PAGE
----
What made Diamondbacks’ Merrill Kelly so effective in World Series gem vs. Rangers
Oct 29, 2023, 12:24 AM | Updated: 1:26 am
ARLINGTON, TEXAS — Manager Torey Lovullo once again had to answer questions about pulling starter Merrill Kelly on a night he led the Arizona Diamondbacks to a critical postseason win on the road.
Lovullo removed Kelly after he became the first starting pitcher since 2019 to throw seven innings in a World Series game, doing so in a 9-1 win at the Texas Rangers in Game 2 to even the set.
The manager had a similar sounding answer compared to Kelly’s Game 6 road performance against the Philadelphia Phillies in which he allowed one earned run in five innings.
“I just felt like he had done his job,” Lovullo said. “It was seven up-downs. It was a big ask. There was a ton of emotion that goes into every World Series game. I looked him up and down. I looked him over, and I felt like he was getting a little fatigued.
“It was a little bit more of an agreeing type of conversation that we had. And he understood where I was coming from. Typically you’ve got to tell Merrill why. If there’s buy-in he’ll accept it. If not, he’ll continue to hammer away at you.”
Merrill Kelly has 9 K’s through 7 IP tonight against the Rangers.
He joins Curt Schilling (Gms. 4 & 7 of 2001 World Series) & Randy Johnson (Gm. 2 of 2001 World Series) as the only Diamondbacks pitchers with at least 9 K’s in a World Series game. pic.twitter.com/9RoVRuVVE0
— ESPN Stats & Info (@ESPNStatsInfo) October 29, 2023
Kelly had just struck out five of the last six hitters he’d face when he started to get the hugs and butt taps in the dugout.
His command and efficiency allowed him to go deep into the ballgame and save the back end of the bullpen. He was at 20 pitches through two innings and 36 through three.
Kelly said very simply that he executed his plan very well, as he attacked with 18 first-pitch strikes to 24 batters. Texas’ quartet of Marcus Semien, Corey Seager, Evan Carter and Adolis Garcia combined 1-for-12 with six strikeouts.
“If you look at the Philly game, at least Game 2, I think that’s where I got beat is I just didn’t execute well enough,” Kelly said postgame. “My focus since then was just purely pitch execution, trying to take one pitch at a time — almost the feel of this is the biggest pitch of the game. And then once that pitch is done, have the same mindset going forward as far as the next pitch.”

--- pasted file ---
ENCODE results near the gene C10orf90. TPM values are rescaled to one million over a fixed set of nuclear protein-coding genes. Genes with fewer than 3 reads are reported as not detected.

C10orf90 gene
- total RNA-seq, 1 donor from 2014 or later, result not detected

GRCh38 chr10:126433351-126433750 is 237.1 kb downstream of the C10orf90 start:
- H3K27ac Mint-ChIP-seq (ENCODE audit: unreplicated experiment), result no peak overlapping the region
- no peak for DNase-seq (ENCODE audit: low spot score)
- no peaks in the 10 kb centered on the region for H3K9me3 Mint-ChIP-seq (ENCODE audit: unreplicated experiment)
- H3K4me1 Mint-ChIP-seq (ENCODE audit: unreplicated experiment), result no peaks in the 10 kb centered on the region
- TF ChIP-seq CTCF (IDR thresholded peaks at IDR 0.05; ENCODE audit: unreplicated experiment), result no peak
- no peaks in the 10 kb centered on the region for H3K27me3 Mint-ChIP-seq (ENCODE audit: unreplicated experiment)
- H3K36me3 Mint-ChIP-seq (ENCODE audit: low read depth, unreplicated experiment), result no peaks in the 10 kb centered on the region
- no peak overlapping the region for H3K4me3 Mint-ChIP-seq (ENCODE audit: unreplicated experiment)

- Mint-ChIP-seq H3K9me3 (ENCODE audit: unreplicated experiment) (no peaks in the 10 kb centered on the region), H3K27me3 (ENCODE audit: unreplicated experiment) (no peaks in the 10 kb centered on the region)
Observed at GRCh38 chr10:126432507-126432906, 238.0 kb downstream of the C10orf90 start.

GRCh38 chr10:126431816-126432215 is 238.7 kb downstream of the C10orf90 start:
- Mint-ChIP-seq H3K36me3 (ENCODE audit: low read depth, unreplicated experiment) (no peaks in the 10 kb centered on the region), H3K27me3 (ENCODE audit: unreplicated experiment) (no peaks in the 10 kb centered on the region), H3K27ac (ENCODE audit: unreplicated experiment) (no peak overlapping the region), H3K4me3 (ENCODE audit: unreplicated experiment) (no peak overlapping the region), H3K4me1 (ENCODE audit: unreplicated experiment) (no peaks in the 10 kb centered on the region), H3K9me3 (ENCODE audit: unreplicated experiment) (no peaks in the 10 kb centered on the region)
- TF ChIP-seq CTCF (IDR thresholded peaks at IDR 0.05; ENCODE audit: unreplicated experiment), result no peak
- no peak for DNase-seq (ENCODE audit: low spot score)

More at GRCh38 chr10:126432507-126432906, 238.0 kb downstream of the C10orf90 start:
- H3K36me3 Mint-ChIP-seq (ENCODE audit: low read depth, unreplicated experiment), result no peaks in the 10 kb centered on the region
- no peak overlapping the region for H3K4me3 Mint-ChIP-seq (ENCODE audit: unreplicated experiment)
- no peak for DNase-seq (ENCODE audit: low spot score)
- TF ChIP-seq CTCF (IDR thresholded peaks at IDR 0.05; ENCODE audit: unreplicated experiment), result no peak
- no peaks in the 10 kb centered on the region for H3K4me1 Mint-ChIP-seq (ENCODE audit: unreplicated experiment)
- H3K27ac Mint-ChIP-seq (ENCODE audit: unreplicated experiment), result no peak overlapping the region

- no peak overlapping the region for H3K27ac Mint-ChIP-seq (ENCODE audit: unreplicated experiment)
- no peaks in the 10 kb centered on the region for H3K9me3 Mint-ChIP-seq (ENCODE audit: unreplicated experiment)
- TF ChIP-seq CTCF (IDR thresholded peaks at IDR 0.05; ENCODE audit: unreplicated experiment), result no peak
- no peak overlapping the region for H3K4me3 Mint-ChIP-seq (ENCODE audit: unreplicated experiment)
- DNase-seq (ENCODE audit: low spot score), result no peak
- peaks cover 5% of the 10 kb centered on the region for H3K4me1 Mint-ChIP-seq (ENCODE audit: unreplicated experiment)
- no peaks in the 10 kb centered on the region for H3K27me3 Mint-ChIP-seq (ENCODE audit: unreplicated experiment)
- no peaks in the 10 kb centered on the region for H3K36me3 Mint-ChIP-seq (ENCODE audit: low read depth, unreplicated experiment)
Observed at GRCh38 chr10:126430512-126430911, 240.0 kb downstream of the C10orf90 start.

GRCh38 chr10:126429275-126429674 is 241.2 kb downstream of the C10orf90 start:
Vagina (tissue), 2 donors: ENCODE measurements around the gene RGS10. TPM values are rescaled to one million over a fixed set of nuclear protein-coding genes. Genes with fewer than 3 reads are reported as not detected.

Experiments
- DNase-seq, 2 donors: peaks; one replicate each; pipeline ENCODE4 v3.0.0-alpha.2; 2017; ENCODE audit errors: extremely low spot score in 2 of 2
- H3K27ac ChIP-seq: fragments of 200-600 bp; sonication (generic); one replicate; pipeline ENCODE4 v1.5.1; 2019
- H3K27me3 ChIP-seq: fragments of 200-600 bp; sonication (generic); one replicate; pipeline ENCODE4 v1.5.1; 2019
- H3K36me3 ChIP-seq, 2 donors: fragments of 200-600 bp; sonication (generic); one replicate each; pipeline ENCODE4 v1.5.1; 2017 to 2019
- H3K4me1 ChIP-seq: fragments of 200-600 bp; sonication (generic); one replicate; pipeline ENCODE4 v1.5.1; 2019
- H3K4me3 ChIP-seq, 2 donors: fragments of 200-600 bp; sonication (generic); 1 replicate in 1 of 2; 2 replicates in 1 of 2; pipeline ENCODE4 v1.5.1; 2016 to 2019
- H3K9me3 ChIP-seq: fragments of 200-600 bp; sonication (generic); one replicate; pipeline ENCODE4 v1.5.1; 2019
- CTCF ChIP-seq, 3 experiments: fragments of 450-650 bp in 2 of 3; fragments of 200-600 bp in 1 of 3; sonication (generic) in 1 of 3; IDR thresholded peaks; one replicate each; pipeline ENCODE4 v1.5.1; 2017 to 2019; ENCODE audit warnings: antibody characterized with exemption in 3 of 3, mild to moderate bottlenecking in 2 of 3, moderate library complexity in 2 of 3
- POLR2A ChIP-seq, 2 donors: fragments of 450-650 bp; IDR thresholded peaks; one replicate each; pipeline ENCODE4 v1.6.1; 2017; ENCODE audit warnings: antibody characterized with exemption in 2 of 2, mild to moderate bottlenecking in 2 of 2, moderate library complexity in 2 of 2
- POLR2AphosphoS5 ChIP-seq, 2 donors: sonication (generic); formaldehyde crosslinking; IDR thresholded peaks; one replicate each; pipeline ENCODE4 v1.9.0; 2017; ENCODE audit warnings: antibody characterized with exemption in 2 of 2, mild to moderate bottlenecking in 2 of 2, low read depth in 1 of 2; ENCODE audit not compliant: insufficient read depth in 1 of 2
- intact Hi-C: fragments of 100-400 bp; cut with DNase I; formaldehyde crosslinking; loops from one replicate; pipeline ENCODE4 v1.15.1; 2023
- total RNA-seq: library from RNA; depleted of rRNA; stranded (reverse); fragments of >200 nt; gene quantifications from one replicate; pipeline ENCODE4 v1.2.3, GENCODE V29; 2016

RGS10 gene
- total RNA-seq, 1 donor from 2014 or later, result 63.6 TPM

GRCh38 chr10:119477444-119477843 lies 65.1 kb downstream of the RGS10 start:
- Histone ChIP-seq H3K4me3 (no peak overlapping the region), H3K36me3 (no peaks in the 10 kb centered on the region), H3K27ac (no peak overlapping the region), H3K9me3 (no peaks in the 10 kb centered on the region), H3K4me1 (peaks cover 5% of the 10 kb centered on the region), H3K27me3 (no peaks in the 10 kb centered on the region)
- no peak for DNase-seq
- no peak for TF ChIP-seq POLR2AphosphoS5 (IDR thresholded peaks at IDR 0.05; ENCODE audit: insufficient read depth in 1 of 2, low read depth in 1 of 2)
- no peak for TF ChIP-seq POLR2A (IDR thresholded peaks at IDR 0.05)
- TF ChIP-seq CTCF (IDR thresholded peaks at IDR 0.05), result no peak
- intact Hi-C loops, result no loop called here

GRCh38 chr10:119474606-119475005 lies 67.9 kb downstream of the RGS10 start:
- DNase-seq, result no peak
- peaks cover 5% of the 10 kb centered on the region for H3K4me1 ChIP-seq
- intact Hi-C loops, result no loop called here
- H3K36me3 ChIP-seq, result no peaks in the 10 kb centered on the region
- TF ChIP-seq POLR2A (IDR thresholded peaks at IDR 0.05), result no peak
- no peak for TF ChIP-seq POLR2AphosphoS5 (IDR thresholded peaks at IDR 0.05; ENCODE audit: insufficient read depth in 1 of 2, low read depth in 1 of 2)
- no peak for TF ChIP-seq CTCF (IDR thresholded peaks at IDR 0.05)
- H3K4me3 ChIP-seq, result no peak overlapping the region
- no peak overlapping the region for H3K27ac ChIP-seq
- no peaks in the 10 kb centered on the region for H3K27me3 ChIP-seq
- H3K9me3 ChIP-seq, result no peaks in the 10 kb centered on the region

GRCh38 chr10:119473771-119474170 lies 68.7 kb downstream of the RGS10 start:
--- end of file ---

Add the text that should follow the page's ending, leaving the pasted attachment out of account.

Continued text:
A Mitch Garver solo shot off a Kelly low-and-in sinker was the only Rangers run of the game, and a rare moment of hard contact from the home club.
Kelly allowed three hits on Saturday: the home run, a jam-shot flare by Carter and an infield hit. That’s it.
He also did not walk a batter after putting three runners on base in each of his last two starts.
“He’s a balance-feel guy,” Lovullo said. “When he gets his alignment it’s really good, that’s what you did see. I did notice the strike outs, I noticed there were no walks. And I felt like, probably between pitches 16 and 20, I think he was at 20 after two, that it was going real good for him.”
He threw 53 fastballs between the four-seamer, cutter and sinker. The Rangers swung at 17 and put five in play and stared at 19 for strikes. Five of Kelly’s nine punch outs were looking, as he was painting the corners.
Merrill Kelly, Painting. 🖌️🎨
8th and 9th Ks. pic.twitter.com/lAUjiCaZbl
— Rob Friedman (@PitchingNinja) October 29, 2023
The changeup, which has improved each year since 2021 as a put-away pitch that produces whiffs, was the one pitch Rangers hitters put in play regularly with eight of 22. Their exit velocity was 79.1 mph off the bat against his changeup.
“I go into every game trying to dot every single pitch I throw,” Kelly said. “I want to throw it right on the edge the best I can to my ability every single time I go out on that mound and every single bat that I have. Just obviously some games it works out better than others.”
Kelly has three wins in four postseason starts, all of which have come on the road. If the World Series goes long, he is lined up for a Game 6 back in Texas.
“Game on the line, back up against the wall, you want that guy to go into battle,” first baseman Christian Walker said.